Cyberpunk commentary – Page 24

Herewith the director’s/artist’s/writer’s commentary on page 24 of The Lightstream Chronicles.

Now things are getting interesting. Last week Sean was about to step into the MagShuttle to head down to the dangerous street level in the Mong Kok district of Hong Kong 2. Things will get a little grittier now and the oppressed, cyberpunk side of this society begins to gain some legibility.  In panel 1 Sean is inside and looking out at the view from more than 300 stories above. Upon entering and by virtue of the fact that his identity was logged before the shuttle doors would open, the mesh promptly notifies him that TopCity residents are not advised to travel to that dangerous section of town. (The mesh refers to amalgamation of every network of every device, everyone’s chipset, every touch sensor, camera, scanner, electronic device and active surface in the greater 47,000 square kilometers of the Hong Kong 2 Mega City. The mesh is monitored by New Asia government computers and police security forces. It knows where you are and what you are doing. Though it is not something they advertise, the New Asia government likes to think that the mesh sees everything.

Sean waives the warning without a second thought (typical teenager – even though he’s 18) and opts for street level. As the shuttle descends, the third panel is worth inspecting with a zoom. Once the shuttle drops below the 50 story mark of the TopCity Spanner we can see the descent through the 20th century architecture of old Mong Kok.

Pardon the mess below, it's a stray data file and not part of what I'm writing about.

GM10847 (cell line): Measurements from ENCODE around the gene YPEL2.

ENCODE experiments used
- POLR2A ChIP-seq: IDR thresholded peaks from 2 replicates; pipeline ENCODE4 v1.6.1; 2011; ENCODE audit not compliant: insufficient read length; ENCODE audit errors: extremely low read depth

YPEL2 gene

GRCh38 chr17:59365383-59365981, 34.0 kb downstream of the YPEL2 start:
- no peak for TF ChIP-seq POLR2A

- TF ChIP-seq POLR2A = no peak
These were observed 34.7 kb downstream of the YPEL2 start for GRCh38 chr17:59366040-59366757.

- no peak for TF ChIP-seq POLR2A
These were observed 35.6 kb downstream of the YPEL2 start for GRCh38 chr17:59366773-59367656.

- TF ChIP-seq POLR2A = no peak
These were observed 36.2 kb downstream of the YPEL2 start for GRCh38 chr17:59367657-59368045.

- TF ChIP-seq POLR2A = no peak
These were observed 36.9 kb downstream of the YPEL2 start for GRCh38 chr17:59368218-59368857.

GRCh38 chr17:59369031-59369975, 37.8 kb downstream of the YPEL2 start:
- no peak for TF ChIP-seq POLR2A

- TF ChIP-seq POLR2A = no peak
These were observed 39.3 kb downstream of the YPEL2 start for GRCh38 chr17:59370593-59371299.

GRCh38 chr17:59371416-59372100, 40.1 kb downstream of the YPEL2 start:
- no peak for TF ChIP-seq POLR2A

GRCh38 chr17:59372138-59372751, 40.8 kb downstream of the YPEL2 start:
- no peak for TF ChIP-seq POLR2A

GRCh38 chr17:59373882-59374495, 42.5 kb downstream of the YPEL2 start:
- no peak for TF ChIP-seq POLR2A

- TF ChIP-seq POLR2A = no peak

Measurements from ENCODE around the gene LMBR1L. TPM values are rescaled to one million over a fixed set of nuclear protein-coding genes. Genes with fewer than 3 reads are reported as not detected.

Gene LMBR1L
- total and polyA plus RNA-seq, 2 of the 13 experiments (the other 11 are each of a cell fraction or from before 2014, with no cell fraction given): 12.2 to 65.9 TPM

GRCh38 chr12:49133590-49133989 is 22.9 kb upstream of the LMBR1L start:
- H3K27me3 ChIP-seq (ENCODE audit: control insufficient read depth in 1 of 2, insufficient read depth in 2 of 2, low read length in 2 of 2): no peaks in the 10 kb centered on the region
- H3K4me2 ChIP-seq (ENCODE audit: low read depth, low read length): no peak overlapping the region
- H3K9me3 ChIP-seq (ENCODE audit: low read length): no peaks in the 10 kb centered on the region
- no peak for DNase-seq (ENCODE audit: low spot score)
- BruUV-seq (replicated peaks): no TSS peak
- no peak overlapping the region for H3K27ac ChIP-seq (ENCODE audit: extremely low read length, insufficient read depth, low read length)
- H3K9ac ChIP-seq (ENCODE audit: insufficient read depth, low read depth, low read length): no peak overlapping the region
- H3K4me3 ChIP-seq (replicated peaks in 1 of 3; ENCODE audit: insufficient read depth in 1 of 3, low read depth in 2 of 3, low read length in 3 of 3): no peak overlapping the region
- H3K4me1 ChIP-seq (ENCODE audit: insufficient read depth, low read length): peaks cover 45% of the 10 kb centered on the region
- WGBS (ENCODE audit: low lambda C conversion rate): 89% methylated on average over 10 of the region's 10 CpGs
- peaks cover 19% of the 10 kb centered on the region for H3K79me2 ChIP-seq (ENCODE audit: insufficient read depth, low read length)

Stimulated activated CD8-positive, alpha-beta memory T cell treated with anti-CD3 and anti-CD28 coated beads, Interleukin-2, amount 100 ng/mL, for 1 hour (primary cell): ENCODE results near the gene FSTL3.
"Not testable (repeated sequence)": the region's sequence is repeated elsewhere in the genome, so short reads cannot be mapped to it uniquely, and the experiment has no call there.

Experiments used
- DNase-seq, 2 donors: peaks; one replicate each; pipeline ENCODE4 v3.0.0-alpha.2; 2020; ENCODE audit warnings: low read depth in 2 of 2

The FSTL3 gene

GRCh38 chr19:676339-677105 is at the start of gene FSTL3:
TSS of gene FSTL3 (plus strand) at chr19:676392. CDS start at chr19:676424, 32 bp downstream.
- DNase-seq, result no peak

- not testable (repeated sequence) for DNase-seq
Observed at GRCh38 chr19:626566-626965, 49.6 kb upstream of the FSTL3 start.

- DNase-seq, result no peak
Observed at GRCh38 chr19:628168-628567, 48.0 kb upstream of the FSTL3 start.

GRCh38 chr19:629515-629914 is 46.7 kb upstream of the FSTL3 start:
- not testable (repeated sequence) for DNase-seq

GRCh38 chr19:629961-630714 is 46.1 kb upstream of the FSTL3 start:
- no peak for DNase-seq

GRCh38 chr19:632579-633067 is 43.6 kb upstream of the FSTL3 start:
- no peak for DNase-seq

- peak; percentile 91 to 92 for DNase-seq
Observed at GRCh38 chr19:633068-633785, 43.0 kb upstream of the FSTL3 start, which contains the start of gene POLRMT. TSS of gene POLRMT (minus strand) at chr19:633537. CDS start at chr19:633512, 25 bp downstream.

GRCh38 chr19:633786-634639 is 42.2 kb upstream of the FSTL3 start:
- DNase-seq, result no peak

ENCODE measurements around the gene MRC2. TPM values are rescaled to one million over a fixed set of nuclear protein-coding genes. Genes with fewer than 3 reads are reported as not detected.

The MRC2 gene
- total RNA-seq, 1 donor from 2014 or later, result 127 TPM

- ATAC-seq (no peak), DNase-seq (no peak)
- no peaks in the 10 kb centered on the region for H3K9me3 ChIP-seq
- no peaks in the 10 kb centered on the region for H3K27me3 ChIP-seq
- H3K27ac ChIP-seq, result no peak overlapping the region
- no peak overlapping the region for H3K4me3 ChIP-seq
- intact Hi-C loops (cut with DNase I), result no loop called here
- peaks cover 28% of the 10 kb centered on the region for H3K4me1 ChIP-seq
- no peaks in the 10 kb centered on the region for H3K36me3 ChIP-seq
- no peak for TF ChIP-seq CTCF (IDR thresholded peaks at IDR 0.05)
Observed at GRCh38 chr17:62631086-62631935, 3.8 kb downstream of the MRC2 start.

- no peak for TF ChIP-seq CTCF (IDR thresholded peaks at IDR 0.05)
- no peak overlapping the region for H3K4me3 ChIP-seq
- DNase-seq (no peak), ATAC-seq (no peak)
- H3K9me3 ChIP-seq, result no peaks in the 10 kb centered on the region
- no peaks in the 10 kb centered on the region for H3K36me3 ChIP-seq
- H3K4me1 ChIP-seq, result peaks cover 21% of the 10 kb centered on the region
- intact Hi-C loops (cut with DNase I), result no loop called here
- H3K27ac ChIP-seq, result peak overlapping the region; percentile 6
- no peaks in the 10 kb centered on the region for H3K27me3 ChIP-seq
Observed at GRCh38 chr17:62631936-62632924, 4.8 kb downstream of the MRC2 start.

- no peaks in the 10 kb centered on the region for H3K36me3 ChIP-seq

Zoom highlights:

For those who want to get the most out of the visuals, a zoom into panel 1 on this page and the last panel of the previous page shows some details of the MagShuttle interior, interface and navigation cameras, and panel 2 features a giant light panel (billboard) for the a synthetic companion from Almost Human Corporation, Sean’s employer. Panel 3 gives you a taste of the Mong Kok neighborhood.

 

A view from DownTown as the MagShuttle approaches.
A view from DownTown as the MagShuttle approaches.

 

To read more about the Hong Kong Mega city and the mesh see pages 5 & 6 of The Lightstream Chronicles, and there is additional backstory on the story or the 2159 pages.

Bookmark and Share

p23 The Lightstream Chronicles -Director’s Commentary

So far, The Lightstream Chronicles has focused on the area known as TopCity high above the poverty and crime of DownTown, but that is about to change. This will start to reveal the punkier part of this cyberpunk crime thriller.

TopCity travel in Hong Kong 2 is swift. About 10 minutes after leaving his lab, Sean is an the airtunnel clear across town having boarded the Wan Chai to Kowloon Cross-Harbour Connector. The airtunnel is almost deserted at this hour since curfew is in an hour and a half and the shuttles will stop running. I was going for a clean, pristine look with floating advertisements  talking to no one. A little on the creepy side. Sean is about to board the MagShuttle which is a magnetic levitation system that moves between the 300 levels of the city. Below 50 stories is the old city. Crime ridden and in disrepair it is known as DownTown. The mag-lev transportation traverses the city of Hong Kong 2 to both vertical and horizontal destinations, including DownTown. I chose the standard Asian meme of a happy character as the logo for the Mag Shuttle. (It also happens to mimic the shape of the shuttle capsule).